They didn’t post it on the online version, but I did take a picture of the subtitle (is there a real journalist word for this?) that the KC Star editors created to include with the story.
    Everything offensive about the article, condensed into 2 short sentences.

  4. Jen
    October 11, 2009 at 8:49 pm

    Oh, and my favorite part of the article, and what makes it such an intense fail, is this half a sentence:
    “…even while acknowledging that the victim, Samantha Geimer (who has since publicly identified herself), had offered grand jury testimony of forcible rape.”
    You know, whatever. No big deal.

  5. October 11, 2009 at 8:55 pm

    Toothfairy, I’m deleting your comment, but just in case you read this comment thread: No, the sex was not consensual. Not only was the girl 13, but she was drugged, AND she said no repeatedly. In other words, it was rape in every possibly way.

    FYI to other commenter: No rape-apologist comments, or comments that twist reality, will be allowed.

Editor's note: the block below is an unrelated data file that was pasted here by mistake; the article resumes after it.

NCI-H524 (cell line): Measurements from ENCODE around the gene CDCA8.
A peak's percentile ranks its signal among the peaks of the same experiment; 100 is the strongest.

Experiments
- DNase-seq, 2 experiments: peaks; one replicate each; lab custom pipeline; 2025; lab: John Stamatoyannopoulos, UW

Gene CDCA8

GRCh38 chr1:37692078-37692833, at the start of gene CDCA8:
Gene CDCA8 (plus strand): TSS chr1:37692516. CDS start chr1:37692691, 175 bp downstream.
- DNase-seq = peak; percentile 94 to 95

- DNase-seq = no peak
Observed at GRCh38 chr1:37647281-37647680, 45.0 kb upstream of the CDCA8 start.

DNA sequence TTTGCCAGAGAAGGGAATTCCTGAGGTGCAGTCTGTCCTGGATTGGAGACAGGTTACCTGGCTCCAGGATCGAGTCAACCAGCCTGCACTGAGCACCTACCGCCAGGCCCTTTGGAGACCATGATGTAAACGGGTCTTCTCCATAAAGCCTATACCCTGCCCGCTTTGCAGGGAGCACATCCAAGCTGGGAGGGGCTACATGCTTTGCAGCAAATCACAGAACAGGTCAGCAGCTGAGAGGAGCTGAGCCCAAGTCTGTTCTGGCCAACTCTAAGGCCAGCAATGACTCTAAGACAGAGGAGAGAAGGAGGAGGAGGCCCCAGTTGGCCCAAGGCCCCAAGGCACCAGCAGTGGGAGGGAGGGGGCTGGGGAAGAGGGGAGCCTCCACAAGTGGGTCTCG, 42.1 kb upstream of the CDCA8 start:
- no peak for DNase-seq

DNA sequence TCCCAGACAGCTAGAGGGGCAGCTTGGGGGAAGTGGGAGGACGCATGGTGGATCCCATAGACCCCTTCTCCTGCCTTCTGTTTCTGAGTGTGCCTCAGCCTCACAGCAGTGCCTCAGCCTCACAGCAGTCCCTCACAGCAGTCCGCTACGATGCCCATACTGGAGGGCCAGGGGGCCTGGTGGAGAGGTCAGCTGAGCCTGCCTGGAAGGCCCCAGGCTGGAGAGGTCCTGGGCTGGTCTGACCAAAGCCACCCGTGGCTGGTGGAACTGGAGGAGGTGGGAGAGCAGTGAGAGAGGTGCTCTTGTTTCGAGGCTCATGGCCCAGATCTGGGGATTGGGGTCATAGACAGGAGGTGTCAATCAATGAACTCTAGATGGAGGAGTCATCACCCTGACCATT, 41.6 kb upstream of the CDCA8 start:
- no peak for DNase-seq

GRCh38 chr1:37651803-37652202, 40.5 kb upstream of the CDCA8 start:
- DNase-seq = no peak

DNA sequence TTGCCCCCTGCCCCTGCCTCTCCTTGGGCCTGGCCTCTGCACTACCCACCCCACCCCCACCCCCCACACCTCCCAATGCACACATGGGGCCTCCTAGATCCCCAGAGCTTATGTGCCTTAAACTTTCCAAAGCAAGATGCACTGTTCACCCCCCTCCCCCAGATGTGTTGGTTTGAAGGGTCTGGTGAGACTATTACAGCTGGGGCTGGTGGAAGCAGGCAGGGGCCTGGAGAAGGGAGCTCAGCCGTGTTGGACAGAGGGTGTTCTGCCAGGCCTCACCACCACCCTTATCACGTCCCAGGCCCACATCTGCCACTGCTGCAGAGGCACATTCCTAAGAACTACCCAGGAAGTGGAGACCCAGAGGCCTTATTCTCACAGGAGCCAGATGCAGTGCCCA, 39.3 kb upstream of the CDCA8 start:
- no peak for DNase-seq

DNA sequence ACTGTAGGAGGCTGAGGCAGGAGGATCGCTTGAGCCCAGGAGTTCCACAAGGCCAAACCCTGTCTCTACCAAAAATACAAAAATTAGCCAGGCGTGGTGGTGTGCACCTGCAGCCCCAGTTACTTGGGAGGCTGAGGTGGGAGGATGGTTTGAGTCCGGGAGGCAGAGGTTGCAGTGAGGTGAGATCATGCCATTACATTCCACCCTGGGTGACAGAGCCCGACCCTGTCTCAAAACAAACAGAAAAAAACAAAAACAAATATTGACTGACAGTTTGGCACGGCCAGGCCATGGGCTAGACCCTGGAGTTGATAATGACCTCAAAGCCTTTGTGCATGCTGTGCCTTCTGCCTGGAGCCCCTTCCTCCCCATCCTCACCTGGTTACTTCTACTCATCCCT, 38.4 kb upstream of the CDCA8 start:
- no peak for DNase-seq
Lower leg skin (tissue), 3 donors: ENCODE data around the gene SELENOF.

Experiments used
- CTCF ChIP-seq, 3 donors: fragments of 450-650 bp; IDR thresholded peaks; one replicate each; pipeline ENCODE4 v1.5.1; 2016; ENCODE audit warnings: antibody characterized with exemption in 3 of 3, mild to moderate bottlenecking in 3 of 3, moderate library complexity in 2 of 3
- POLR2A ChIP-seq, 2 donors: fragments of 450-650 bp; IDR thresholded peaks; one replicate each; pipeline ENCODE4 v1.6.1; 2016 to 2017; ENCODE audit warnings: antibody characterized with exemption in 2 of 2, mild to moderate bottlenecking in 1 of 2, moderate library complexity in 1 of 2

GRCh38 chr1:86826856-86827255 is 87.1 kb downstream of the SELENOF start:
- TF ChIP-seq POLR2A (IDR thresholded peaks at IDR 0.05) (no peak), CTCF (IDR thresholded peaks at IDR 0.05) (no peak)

6. October 11, 2009 at 8:58 pm

    I actually agree, but not for the reasons they’re offering. Before feminism, rape and abuse of women was acceptable and thus, suitable comedy-fodder. Domestic violence was jokey-jokey too. Recall Ralph Kramden shaking his fist at Alice: “POW! Right in the kisser!”–this joke is simply unacceptable now. (And “The Honeymooners” was regarded as a wholesome comedy.)

    In “Play it Again Sam”–Woody Allen says something about rape and Diane Keaton replies “Oh, I’d never get that lucky,” a really jarring comment that I don’t remember at all the first time I saw it. (Seeing it again, blew my mind that I’d ever missed it)…In (I think) “Bananas”, he jokes that he is “taking courses in advanced child molesting”–which again, I didn’t notice at the time… last time I saw the movie, it jumped right out at me.